Board of Education case, as well as its predecessors, armed with amicus briefs from virtually every other black and Jewish civil rights organization along with other progressive, union, religious, and civic groups. The creation of New York's state college system was a joint black-Jewish effort to combat religious and racial discrimination in higher education. Together they fought to make permanent the war's Fair Employment Practices Act, which outlawed employment discrimination based on race, religion, or national origin.
They cooperated on passing anti-Klan and anti-violence legislation, fighting restrictions on employment applications, and challenging racism and antisemitism with educational programs that appealed to American ideals of fairness and democracy. Nor was such collaboration one-sided.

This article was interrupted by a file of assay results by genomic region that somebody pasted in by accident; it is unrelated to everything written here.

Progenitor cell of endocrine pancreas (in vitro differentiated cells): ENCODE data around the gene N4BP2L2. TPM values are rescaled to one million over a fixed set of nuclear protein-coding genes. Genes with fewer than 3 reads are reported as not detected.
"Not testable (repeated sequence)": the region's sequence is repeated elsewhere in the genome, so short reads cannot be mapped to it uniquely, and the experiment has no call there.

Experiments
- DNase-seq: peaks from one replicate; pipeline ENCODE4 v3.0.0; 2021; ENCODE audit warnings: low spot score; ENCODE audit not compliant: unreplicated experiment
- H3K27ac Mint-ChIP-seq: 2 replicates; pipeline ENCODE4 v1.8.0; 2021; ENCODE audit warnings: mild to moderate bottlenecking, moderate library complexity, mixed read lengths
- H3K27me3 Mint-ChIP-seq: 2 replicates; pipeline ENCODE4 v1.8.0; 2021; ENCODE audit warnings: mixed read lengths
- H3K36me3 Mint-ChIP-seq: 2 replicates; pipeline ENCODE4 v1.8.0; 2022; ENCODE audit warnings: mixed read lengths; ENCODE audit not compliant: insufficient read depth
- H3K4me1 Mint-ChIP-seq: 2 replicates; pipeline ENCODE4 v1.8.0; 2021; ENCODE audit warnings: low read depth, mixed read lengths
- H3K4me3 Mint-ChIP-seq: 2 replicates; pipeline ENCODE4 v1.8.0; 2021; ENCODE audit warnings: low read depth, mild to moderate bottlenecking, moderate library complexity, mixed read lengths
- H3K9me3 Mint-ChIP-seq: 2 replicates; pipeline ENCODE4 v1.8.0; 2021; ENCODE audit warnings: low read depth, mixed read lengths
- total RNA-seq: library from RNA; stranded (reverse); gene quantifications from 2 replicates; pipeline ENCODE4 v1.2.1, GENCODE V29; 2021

- Encyclopedia Judaica: Black-Jewish Relations in the United States
- African American–Jewish relations
Jewish organizations participated in racial segregation cases; black groups advocated expanding immigration to accommodate wartime refugees, endorsed and lobbied for the UN resolution on the creation of the state of Israel, and protested Soviet antisemitism. King and to African Americans as did the Jewish community.
But, like any relationship, the bond between Jews and African-Americans has experienced its ups and its downs. However, despite claims to the contrary, the relationship between Blacks and Jews today remains strong.